It's official: High school girls have a constitutionally protected right to post to Facebook pictures of themselves in lingerie toying with phallic lollipops. America is not Saudi Arabia, you know! We are not under Sharia law (yet).
A federal judge in Indiana sided with the ACLU in ruling that a high school principal was wrong to punish two girls, 15 and 16, for posting pictures of slumber parties in which they... well... let's just blockquote:
A fully-clothed M.K. [one of the teens] is sucking on one lollipop while another lollipop is positioned between her legs and a fully-clothed T.V. is pretending to suck on it. During another sleepover, [the other teen] T.V. took a picture of M.K. and another girl pretending to kiss each other... In another, T.V. is shown bent over with M.K. poking the trident between her buttocks. A third picture shows T.V. positioned behind another kneeling girl as if engaging in anal sex. In another picture, M.K. poses with money stuck into her lingerie — stripper-style.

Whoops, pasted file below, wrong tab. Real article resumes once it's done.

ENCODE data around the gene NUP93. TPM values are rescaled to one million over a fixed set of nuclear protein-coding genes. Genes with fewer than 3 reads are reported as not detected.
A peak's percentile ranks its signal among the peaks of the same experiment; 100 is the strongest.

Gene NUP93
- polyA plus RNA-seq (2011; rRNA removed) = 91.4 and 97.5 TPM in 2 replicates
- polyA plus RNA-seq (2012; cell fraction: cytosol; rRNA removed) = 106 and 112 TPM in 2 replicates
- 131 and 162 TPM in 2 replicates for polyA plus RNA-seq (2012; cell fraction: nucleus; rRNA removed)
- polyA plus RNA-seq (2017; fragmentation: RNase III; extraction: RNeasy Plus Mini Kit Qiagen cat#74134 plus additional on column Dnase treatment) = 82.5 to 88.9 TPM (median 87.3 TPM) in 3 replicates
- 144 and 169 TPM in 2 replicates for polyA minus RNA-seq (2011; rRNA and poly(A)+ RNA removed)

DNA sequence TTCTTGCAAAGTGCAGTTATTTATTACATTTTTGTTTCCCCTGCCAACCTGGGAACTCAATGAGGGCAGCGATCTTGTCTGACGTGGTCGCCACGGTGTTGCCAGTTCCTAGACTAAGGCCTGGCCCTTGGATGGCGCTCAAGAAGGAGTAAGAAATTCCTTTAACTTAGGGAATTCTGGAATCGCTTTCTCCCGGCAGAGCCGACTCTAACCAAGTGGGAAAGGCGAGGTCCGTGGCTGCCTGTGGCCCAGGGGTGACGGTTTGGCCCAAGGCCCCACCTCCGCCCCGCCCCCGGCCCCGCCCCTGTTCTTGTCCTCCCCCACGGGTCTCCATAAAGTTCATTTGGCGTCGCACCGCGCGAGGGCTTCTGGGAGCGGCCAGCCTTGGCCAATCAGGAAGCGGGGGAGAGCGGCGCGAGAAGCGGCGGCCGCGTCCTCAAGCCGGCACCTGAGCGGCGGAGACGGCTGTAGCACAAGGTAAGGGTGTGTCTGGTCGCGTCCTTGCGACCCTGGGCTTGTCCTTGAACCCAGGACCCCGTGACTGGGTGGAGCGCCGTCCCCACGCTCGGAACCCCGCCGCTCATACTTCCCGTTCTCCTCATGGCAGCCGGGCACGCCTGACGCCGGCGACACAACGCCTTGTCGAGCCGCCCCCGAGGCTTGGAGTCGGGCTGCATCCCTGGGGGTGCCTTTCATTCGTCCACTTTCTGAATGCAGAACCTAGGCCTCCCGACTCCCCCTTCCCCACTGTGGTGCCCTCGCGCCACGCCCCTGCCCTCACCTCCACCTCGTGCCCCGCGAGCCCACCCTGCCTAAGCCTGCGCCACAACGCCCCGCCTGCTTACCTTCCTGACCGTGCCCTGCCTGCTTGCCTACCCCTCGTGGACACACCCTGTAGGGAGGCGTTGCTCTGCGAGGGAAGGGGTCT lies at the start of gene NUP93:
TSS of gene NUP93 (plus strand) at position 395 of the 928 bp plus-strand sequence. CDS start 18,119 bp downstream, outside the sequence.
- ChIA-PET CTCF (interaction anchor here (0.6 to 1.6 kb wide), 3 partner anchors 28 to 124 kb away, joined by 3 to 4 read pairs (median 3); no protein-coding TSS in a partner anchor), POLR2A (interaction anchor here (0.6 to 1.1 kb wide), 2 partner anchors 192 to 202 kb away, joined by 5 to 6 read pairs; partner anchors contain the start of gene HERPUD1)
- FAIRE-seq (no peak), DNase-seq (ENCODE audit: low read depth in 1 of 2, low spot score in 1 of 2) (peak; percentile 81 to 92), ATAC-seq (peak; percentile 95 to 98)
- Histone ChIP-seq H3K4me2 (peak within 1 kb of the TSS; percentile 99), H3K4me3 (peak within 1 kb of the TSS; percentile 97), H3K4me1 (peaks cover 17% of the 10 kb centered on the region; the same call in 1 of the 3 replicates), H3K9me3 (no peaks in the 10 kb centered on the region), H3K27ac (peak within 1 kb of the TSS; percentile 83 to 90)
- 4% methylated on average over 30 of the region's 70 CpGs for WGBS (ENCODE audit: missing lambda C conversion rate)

All this happened over the summer totally outside of any school related activities, and yet, after someone ratted them out to the principal, the girls were suspended from all extracurricular activities for a year, including cheerleading and volleyball. Because the healthiest way to come to grips with sexual ideas is definitely alone and in shame rather than with some harmless clowning in full view of your parents and friends.
"The speech in this case doesn't exactly call to mind high-minded civic discourse," wrote the judge. "But then of course a school's well-intentioned but unconstitutional punishment of that speech would be all the more regrettable."
Translation: We know you meant only the best in publicly punishing these girls for being horrible sexual deviants, but that's actually against the law. (Leave it to a 224 year-old document drawn up by old white men to have the most sensible take on 21st century teen girl sexual mores.)